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Br J Gen Pract. 2010 January 1; 60(570): 62–63.
PMCID: PMC2801796

Saplings into oaks

At the last South Bristol GP trainers' workshop at the Saunton Sands Hotel we talked about the enormous changes in GP training and the challenges ahead with the increased time young doctors will spend in general practice. How to make use of this time was one our workshop sessions.

An article by Sibbett et al suggests:

‘12 months as a GP registrar does not produce doctors with the necessary competencies and confidence to enter independent practice.’1

This train of thought was also echoed by an interim review of GP speciality training in the UK:

‘While today's trainees are competent they are not confident in their professional and clinical abilities.’2

We decided to work on this idea that GP registrars are competent but not confident. How can we help registrars to leave us not as saplings but as young oaks? In Bristol we now have speciality doctors for 18 months in general practice and if recommendation 45 of Sir John Tookes' Report on Modernising Medical Careers is carried out then we will come into line with Europe. The length of training in general practice will be extended to 5 years:

‘3 years in core plus 2 years as a GP specialist registrar.’3

This will mean there are new opportunities for training and particularly in the latter half of training. With exams hopefully out of the way we have a competent doctor and we could then work on confidence. As trainers we need to be able to facilitate and teach it.

When you have confidence you take it for granted but achieving it is not always straightforward and how to facilitate it is even more taxing on the philosophical mind. Confidence is that feeling of self-assurance, a freedom from doubt, and a belief in yourself and your own abilities. We may have the experience to know what to do but it is confidence that allows us to follow it through. Furthermore, confidence isn't always about being right but also about not being afraid to be wrong.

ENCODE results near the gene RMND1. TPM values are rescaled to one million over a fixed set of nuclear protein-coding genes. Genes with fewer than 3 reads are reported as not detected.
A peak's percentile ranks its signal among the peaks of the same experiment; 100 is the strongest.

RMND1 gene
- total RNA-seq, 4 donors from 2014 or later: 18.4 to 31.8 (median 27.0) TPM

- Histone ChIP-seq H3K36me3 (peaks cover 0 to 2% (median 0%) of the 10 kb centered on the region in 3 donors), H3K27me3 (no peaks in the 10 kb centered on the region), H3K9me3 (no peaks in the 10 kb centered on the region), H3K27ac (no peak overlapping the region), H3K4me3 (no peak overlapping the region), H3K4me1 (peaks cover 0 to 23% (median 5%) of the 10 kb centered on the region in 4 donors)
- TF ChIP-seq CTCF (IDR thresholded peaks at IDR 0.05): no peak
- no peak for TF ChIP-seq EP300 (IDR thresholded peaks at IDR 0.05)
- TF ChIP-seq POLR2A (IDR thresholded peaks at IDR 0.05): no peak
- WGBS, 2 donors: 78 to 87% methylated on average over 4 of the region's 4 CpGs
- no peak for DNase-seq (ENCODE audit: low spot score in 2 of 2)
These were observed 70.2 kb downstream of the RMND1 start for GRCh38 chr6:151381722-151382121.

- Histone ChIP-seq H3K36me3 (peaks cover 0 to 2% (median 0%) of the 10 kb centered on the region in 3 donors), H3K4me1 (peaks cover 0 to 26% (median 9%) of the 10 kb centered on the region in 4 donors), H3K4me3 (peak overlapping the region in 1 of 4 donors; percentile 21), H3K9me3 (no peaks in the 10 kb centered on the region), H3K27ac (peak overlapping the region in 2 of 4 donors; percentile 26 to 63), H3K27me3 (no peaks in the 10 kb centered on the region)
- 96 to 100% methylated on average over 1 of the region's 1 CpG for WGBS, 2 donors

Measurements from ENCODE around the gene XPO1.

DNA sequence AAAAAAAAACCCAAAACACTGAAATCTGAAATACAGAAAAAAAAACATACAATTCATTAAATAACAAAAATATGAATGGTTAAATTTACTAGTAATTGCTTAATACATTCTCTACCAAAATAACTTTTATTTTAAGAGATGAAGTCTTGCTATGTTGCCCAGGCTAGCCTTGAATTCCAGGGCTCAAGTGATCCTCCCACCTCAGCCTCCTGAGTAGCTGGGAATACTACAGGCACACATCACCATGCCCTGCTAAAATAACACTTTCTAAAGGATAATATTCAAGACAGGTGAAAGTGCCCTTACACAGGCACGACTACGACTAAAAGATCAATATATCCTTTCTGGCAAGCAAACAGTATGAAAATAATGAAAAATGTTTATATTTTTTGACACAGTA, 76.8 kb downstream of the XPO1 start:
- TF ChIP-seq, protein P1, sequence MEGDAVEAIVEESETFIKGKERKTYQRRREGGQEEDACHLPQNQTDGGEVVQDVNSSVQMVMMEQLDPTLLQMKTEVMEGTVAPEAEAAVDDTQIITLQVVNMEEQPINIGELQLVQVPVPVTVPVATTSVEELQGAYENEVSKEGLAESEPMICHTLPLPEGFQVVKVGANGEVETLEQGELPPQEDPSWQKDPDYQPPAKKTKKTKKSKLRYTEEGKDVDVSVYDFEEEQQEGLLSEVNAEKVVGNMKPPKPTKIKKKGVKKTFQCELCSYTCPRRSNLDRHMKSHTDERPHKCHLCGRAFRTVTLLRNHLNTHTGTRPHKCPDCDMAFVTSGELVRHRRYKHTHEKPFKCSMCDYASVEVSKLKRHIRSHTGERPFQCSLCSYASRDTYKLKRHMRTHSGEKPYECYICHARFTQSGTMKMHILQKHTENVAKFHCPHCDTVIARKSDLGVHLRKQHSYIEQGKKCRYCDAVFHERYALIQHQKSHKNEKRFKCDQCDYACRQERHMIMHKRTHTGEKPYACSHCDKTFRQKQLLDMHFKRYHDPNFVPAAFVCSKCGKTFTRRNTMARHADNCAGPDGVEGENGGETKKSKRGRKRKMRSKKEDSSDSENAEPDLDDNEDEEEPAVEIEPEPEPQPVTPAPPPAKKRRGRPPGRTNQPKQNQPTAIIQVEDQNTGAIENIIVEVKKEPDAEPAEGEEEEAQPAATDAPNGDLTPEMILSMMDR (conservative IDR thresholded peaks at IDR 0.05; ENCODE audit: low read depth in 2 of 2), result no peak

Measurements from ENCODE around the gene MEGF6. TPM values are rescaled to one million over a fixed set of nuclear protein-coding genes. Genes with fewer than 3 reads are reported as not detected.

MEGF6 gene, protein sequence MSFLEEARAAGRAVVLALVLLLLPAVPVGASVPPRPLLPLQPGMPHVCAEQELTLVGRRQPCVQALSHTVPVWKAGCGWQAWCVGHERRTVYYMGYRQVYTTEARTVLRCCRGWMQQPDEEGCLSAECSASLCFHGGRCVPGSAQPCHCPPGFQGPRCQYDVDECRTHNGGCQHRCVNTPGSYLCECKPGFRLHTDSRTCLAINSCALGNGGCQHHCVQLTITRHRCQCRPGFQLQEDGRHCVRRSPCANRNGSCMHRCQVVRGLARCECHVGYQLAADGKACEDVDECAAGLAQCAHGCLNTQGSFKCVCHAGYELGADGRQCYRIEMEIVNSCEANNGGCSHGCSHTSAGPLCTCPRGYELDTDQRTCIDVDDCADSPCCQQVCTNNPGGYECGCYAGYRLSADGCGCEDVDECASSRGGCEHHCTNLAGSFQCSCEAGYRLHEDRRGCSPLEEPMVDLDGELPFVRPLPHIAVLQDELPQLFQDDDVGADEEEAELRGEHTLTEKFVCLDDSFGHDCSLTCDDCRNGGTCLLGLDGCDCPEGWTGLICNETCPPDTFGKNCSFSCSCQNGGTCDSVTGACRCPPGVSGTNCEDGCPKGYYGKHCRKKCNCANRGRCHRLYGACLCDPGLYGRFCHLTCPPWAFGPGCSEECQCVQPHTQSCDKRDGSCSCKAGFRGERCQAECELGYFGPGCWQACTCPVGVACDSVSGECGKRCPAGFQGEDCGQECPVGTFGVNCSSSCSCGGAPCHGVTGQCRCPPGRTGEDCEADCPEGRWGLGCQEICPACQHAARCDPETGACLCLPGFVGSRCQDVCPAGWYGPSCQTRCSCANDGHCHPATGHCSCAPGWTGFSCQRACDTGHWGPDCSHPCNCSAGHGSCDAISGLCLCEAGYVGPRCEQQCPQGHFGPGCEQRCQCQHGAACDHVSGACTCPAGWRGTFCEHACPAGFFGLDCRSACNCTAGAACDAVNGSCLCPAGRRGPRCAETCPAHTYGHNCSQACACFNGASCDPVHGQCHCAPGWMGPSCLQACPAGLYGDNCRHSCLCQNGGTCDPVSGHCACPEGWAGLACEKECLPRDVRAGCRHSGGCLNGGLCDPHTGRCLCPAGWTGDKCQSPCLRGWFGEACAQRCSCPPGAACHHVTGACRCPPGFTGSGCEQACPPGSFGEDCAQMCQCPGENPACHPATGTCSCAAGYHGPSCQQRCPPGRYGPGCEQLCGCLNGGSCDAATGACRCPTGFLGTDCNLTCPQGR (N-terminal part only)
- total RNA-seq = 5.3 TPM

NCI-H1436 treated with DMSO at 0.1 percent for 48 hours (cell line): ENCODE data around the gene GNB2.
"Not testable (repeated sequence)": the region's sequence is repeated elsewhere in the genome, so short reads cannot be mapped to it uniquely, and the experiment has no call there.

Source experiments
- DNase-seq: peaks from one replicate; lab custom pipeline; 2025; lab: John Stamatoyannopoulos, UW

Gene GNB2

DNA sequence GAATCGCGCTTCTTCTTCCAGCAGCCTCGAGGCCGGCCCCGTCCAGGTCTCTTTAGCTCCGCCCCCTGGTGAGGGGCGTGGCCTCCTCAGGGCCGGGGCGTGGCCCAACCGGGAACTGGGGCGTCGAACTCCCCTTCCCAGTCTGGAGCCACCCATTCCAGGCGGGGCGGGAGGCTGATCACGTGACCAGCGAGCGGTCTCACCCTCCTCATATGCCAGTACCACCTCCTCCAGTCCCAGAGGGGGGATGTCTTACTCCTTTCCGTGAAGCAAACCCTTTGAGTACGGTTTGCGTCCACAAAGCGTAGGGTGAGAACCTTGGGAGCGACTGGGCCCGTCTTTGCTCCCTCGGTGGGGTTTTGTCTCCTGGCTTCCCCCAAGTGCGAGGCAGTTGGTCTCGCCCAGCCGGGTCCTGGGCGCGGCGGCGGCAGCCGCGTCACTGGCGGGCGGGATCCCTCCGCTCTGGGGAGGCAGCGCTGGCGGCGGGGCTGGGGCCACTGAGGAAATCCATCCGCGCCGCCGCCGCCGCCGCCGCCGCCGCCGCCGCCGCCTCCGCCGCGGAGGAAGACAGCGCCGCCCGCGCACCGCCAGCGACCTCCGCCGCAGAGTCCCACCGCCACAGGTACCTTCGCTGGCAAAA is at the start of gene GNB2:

A brainstorming session came up with many ideas about how to enable confidence. The usual topics covered in training such as time management, random and problem case analysis, and NICE guidelines are all relevant and may need extra work when a ‘learning need analysis’ is performed. However, there were ideas which were new to some of us and worthy of application to enable confidence in a registrar. There were areas which we could add or expand in a longer training which get to the very essence of general practice.


Developing capability and coping with change is vital if doctors are to survive the ravages of our political and scientific task managers. We need to enable not just competence, but also capability if our doctors are to feel confident. This was described by Fraser and Greenhalgh.4 Capability is the ‘extent to which individuals can adapt to change, generate new knowledge, and continue to improve their performance.’ They continue by saying that ‘learning which builds capability takes place when individuals engage with uncertain and unfamiliar context in a meaningful way.’ This could be uncertainty in the individual consultation or much larger change such as when the government introduces new contract requirements. Perhaps we should not behave as trainers but as peers to help learners to reflect at these times to help them understand the value of this process. This could be useful in practice if we have changes to make ourselves and share the reflection and subsequent transformation with the registrar. We work in a complex environment which requires more than just protocols to find solutions. Albert Einstein had the right idea when I believe he said:

‘To raise new questions, new possibilities, to regard old problems from a new angle, requires creative imagination and marks real advance in science.’